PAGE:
Understanding who God really is, and what he is like, brings about “a new way of being human” (p151). It is to this truth that Highfield now turns: “God’s relationship to us is the most fundamental fact about us” (p 148); our first act of genuine freedom is “accepting God’s love for us” (p 179). Entrusting ourselves to the Father of Jesus, we discover ourselves as his adopted children. All defiance, subservience and indifference dissipate. God’s love for us becomes “the ground and measure” of our dignity (p191); “God’s love makes us lovable” (p117). “The Christian picture of humanity empowers us for true selfhood, perfect freedom and the highest dignity conceivable. In Christ we find an identity rooted not in others’ changing thoughts about us, but in God’s eternal knowledge of us. The Spirit leads us toward perfect freedom of life in harmony with our truest self” (p 113).
This is an excellent book – both informative and inspiring. I especially enjoyed the way the author draws on a wide range of sources in our culture (moral philosophers, poets, novelists and so on); together with the rich Christian tradition (especially the extensive referencing of Kierkegaard, but also many others); and of course from the biblical witness to the gospel of the Trinitarian God. This book rings with the exhilarating truth that the God made known to us in Jesus Christ is far more wonderful than we could ever imagine.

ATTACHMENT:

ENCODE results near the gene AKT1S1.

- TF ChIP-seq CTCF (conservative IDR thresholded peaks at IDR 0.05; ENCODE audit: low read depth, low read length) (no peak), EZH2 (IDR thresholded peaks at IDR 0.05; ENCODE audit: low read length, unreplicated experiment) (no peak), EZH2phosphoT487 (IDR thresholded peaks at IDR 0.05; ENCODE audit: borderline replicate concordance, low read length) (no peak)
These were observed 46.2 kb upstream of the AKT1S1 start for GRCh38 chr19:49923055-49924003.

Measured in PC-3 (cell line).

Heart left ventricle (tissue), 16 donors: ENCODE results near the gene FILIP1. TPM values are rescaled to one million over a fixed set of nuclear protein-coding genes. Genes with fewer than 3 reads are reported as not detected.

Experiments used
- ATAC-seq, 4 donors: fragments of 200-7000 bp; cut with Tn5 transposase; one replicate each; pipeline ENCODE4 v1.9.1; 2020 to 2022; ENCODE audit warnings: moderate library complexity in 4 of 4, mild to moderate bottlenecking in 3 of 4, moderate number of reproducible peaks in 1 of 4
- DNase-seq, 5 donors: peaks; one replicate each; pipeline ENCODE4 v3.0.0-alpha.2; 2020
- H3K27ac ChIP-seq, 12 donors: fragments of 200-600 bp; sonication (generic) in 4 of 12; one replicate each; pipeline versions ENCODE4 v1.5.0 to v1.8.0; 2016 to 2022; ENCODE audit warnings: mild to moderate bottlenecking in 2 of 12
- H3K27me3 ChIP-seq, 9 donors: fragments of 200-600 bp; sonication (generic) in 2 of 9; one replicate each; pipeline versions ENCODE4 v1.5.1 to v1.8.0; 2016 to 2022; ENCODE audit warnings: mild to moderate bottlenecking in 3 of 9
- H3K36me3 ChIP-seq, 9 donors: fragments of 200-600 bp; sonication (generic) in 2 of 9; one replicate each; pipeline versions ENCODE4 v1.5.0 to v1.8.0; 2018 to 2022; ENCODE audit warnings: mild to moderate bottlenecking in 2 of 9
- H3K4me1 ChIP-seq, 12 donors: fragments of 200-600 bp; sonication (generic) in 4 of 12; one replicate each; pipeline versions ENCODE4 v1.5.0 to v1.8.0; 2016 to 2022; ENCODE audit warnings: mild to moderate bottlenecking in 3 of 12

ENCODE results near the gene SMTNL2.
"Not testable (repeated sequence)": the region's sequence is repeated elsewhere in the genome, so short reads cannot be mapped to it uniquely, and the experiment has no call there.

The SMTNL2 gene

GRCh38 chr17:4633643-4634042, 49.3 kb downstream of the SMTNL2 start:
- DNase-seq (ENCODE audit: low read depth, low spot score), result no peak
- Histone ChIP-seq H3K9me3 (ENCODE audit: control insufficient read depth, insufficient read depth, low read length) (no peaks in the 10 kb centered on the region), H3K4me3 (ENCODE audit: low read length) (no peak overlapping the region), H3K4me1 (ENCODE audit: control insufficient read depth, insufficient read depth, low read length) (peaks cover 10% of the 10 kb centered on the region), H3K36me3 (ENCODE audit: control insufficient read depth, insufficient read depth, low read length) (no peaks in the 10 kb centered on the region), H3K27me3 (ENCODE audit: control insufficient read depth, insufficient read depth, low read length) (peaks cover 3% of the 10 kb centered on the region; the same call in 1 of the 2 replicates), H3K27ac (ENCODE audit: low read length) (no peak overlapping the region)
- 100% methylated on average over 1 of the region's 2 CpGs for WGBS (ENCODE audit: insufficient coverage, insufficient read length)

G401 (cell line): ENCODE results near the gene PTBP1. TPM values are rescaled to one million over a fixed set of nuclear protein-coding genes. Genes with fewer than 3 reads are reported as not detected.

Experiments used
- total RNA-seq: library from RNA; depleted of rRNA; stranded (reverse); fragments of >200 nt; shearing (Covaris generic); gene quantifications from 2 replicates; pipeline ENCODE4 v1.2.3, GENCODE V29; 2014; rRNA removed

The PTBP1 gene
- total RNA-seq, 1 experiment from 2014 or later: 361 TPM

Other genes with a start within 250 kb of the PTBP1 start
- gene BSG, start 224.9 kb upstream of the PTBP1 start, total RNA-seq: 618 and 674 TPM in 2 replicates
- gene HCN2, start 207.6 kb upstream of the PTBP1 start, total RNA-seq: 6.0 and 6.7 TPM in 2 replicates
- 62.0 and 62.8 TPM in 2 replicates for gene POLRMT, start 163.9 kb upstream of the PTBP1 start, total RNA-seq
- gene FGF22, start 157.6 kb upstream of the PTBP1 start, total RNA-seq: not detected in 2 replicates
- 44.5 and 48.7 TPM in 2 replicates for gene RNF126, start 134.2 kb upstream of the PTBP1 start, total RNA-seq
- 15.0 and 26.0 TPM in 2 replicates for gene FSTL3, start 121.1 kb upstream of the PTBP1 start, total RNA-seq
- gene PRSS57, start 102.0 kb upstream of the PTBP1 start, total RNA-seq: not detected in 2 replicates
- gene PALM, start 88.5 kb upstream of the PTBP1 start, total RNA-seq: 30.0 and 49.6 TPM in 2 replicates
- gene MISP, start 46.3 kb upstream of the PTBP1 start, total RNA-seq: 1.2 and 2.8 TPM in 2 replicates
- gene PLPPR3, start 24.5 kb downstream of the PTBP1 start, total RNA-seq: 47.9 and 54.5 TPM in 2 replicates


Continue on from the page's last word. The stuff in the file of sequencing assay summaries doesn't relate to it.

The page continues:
Reviewed by: David McGregor
Author: Walter Brueggemann
Publication: London: SCM Press, 2009.Summary: In this book, leading Old Testament scholar and theologian Walter Brueggemann describes the methodological approach he uses for interpreting Scripture and provides a number of extended examples from the Old Testament. He argues that the biblical text creates a world where YHWH is the key character, a world that is not as others say it to be, and that reframes all our understandings in its light. Interpreting the text therefore involves the imagination, as we seek to bring this text into contact with the world as we have previously accepted it. He deals with some of the dangers inherent in biblical interpretation including the temptations to reduce the text to a “closed package of settled truth,” or to privatise it as a resource for personal life and overlook its communal dimensions.
Publication: Monument, Colo.: WIGTake Resources, 2014